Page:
i did some babysitting on the side and told these parants what was going on and they kept thier kid in cuz they didnt want to mess up his routine. I lost all respect for them , quit my job....it was horrible . i was 19. i even tape recoreded the teacher calling TWO YEAR OLDS stupid, for not picking up fast enough.

anyway this is NOT to guilt you, i realise the difficulty and necessity of staying with your provider, esp since you dont want to mess up your kids routine. it just worries me to hear some of the things you guys are saying. some people who work in daycare are really power-trippy. i dont know why. but those are the personalities to look out for, becasue they might be pulling power trips on the kids also. just something to think about.
 

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Stirring leaf,
I have a question for you, because of your experience. My son is in daycare, at a center. I feel really positive about the place. When I drop my son off in the mornings ( he is 14 months old) he reaches his arms out to the main daycare provider and she scoops him into her arms and hugs him. As I leave, I listen, and he doesn't cry or fuss. In the afternoons, when I pick him up, I spy first through the window. All seems well. He even kisses the woman goodbye (big wet one!) All this seems so great to me. My question is this: How did the kids you worked with react when they were dropped off? Were they distressed about being left there? I feel that their demeanor when leaving them is a good indicator of the quality of care that they are receiving. I was hoping you could give some insight, as I know you can never be too careful. Thanks!
 

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well, i think in general thats probably true(that if your babe seems happy, things are good). at the place where i had this bad experience ( i worked at another one later that was just fine) some of the kids would cry, others wouldnt , and most of them were excited to come.

please dont freak out, but sometimes the kids just get used to what goes on there, just like they would get used to abuse going on in thier own home. the woman i worked with had a short temper but she could also be nurturing and kind, and ,ike i said would invent all kinds of fun activites for the kids to do. kids get attached to whoever is taking care of them. the abuse wasnt SO AWEUL that every day was a traumatic experience for ALL the kids, it was more like a few times a week, bad stuff would happen, and some kids displayed thier emotional reaction more than others.

so like i was saying before, trust your insincts. i think there ARE good daycares out there, and very good daycare providers who simply want to take care of kids for a living cuz they like kids. if you start to see any weird stuff that rubs you the wrong way, THATS when i would worry. i dont think you should worry if everything seems fine, and your kid isnt clingy. on the other hand a clingy kid doesnt mean abuse is happeneg either, kids go through all kinds of developmental anxieties that are perfectly normal.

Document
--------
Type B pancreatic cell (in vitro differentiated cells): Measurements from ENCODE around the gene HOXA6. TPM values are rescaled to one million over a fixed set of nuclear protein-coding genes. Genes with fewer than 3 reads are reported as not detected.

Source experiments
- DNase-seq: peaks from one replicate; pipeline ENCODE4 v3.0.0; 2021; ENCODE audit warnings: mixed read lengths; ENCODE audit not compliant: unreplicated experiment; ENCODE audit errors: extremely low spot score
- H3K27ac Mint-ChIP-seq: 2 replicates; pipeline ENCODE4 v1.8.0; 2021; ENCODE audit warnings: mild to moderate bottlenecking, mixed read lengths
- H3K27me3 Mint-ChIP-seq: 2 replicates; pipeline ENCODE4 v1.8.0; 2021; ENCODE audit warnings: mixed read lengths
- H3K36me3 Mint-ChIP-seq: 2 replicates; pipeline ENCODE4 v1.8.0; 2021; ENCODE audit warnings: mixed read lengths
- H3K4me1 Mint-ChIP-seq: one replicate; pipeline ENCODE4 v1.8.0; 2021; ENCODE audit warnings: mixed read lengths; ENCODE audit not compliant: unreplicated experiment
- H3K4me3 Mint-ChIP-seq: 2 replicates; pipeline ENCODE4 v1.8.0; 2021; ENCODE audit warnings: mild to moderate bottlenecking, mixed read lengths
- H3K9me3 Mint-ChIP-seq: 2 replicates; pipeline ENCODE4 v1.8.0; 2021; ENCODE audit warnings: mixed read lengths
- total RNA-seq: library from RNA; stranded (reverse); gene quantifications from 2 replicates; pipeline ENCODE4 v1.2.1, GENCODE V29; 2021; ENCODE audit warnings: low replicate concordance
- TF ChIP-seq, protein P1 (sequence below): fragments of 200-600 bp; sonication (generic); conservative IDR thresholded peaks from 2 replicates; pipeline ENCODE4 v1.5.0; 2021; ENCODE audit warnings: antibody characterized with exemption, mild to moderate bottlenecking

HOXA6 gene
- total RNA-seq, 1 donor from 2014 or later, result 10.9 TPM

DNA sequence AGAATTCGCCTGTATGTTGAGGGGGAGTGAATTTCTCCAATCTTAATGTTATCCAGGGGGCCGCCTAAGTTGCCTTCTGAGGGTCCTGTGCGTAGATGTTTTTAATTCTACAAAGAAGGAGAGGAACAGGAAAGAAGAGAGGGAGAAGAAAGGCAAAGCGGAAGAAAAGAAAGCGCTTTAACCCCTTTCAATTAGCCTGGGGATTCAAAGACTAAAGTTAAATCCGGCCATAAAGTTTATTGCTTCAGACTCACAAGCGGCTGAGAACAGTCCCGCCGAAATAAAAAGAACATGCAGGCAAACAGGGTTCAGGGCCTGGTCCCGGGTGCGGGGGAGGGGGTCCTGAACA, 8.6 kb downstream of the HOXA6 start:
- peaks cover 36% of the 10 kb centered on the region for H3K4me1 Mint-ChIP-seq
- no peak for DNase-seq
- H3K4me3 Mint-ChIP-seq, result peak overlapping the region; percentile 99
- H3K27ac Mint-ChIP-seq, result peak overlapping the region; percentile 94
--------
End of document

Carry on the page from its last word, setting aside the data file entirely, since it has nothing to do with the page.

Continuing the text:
i am not claiming to be better than anyone else at being able to tell from the outside a "bad" daycare....its really hard. just keep your senses and instincts aware i guess, its all we can do as moms...so i hope i am not coming off preachy
 

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As a former dcp for five years this is my perspective...

feeding kids special diets is hard! It takes extra preparation and constant vigalance, imagine taking care of five toddlers all with different food needs. Now of course your dcp should respect and follow your food wishes but keep in mind that you are adding to their work load and please be respectful and appreciative of that fact. A little thank you card and/or occasional shows of appretion for the extra effort may get you a bit more support..

As for the bad back thing... constantly picking up toddlers is hard on the back and like one of the pp mentioned there are other ways of conforting a toddler. As long as you are seeming lots of gentle and otherwise appropriate comforting I wouldn't worry about this one.

As for you dh, is it possible that he is being too chatty? Like of course, they should be friedly and open to communication but your dcp also has to give priority to the children on the floor, she may not simply not have time to engage in a lengthy discussion with your dh.

As for how to proceed...I'd suggest continuing to moniter the situation with occasional spot checks, show up at lunch or at different times of the day, try not to be disruptive or make them feel diffensive, maybe show up with cookies for teachers or a forgotten hat or something to make it look mellow and friendly.

if you continue to feel uncomfortable, then sure, of course you should consider switching but as long as these things stay at the level of annoyances and your little one seems happy and safe I personally would not reccomend switching.

as for a nanny, well IMO I guess with the right nanny it would be great but, like you said you have no way to moniter the situation, and you have no recourse if your nanny suddenly quits or is sick then you are out of luck...